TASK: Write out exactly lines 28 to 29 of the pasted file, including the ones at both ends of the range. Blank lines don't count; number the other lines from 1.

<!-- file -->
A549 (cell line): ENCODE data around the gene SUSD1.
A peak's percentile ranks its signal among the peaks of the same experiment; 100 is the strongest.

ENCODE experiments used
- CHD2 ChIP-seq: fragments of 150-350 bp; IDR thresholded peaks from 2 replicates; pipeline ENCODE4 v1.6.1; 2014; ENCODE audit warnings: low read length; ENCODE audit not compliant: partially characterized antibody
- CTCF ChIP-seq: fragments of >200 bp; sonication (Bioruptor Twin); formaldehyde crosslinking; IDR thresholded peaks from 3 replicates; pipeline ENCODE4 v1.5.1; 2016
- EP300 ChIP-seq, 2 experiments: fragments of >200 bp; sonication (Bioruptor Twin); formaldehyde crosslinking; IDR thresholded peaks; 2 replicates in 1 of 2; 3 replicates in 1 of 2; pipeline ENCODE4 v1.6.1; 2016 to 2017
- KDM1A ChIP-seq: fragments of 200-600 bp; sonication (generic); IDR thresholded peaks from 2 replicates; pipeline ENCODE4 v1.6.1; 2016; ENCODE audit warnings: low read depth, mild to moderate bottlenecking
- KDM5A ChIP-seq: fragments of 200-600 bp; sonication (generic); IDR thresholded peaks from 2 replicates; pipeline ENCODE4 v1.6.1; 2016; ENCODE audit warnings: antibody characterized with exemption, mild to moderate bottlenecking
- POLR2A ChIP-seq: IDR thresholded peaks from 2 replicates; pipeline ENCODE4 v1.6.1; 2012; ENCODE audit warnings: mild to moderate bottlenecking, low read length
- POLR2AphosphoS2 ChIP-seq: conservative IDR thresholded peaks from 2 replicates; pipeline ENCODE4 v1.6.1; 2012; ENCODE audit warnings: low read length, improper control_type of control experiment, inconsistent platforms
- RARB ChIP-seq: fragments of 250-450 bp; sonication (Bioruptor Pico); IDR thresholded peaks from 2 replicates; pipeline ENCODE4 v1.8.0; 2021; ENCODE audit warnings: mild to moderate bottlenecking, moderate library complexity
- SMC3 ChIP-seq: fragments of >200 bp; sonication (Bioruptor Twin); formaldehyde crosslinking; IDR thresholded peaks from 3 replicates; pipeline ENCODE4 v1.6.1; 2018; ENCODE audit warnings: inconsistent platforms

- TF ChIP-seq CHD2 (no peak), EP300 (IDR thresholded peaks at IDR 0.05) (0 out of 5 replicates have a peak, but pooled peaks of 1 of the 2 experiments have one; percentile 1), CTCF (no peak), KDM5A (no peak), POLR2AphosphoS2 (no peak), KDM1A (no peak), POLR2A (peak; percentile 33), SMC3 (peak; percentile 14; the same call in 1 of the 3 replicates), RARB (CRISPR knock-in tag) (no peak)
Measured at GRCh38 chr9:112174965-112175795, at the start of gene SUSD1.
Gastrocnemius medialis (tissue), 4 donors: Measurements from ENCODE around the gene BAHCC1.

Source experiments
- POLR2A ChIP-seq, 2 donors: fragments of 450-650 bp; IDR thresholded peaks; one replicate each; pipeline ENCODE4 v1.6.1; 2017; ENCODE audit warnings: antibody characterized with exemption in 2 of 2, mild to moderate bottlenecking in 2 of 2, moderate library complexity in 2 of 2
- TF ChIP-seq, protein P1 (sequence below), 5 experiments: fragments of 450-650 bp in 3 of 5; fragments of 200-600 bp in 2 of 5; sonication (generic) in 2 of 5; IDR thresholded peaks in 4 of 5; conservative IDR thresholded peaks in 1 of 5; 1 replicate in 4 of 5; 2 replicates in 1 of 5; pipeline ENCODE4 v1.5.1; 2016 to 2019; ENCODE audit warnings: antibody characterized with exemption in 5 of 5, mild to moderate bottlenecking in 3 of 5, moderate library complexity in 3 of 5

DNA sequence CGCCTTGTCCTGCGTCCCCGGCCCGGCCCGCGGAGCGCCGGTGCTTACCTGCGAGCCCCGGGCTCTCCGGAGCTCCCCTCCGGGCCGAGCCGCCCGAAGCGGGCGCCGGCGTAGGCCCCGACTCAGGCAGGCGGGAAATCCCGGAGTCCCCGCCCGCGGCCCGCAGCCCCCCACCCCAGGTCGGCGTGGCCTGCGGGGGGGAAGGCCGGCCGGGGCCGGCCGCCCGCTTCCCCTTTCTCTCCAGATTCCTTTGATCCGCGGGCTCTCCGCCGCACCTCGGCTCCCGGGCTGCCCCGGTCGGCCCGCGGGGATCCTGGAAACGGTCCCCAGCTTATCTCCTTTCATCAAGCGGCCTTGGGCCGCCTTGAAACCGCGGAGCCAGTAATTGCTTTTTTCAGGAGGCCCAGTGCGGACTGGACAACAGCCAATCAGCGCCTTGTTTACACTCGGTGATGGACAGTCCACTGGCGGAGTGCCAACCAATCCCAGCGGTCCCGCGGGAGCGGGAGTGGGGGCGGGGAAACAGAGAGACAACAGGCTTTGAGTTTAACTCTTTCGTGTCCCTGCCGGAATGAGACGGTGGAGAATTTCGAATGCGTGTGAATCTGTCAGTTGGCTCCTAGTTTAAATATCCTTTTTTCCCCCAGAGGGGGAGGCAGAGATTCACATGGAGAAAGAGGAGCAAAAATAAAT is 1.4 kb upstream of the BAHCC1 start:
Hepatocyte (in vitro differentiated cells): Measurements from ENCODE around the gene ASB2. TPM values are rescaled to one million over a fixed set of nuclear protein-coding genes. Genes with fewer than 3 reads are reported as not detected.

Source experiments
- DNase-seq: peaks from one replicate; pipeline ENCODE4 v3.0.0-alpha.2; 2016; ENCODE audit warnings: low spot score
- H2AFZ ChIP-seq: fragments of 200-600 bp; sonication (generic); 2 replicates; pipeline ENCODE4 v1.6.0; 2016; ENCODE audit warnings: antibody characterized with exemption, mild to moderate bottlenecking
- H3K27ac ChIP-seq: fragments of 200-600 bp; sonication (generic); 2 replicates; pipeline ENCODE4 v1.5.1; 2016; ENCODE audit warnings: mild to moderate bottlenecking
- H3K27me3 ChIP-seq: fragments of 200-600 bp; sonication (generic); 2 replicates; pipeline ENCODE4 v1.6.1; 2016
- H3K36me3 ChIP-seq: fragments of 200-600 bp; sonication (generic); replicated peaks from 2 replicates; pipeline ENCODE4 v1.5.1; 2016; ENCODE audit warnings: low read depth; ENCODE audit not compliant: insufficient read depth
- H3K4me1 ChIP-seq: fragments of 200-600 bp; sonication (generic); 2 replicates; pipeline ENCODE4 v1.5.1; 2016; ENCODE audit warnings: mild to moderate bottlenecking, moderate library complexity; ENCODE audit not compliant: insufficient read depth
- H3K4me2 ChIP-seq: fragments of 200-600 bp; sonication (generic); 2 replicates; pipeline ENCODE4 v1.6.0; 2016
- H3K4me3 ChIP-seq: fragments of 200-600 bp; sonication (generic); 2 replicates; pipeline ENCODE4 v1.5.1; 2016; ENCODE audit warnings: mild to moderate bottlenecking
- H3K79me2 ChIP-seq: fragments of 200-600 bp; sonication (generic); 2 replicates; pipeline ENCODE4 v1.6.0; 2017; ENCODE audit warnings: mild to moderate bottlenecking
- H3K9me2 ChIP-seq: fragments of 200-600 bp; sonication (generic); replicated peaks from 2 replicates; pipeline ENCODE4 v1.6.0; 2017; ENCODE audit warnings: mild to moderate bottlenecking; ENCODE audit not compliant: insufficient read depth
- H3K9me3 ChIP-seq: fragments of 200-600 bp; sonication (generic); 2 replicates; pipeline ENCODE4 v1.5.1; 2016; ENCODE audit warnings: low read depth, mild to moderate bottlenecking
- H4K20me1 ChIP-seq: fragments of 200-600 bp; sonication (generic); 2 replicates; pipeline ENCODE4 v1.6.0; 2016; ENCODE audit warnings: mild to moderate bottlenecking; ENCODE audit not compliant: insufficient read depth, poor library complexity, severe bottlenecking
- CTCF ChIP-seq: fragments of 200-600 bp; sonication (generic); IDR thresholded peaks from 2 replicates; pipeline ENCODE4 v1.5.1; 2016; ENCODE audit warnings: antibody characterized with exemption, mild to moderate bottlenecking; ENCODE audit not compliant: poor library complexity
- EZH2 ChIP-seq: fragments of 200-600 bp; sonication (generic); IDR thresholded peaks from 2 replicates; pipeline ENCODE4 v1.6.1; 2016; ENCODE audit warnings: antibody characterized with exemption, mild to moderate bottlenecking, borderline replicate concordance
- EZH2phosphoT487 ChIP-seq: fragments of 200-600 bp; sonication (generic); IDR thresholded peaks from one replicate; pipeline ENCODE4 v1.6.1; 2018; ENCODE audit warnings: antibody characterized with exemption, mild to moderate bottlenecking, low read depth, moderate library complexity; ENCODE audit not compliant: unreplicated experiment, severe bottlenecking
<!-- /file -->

- H3K4me2 ChIP-seq: fragments of 200-600 bp; sonication (generic); 2 replicates; pipeline ENCODE4 v1.6.0; 2016
- H3K4me3 ChIP-seq: fragments of 200-600 bp; sonication (generic); 2 replicates; pipeline ENCODE4 v1.5.1; 2016; ENCODE audit warnings: mild to moderate bottlenecking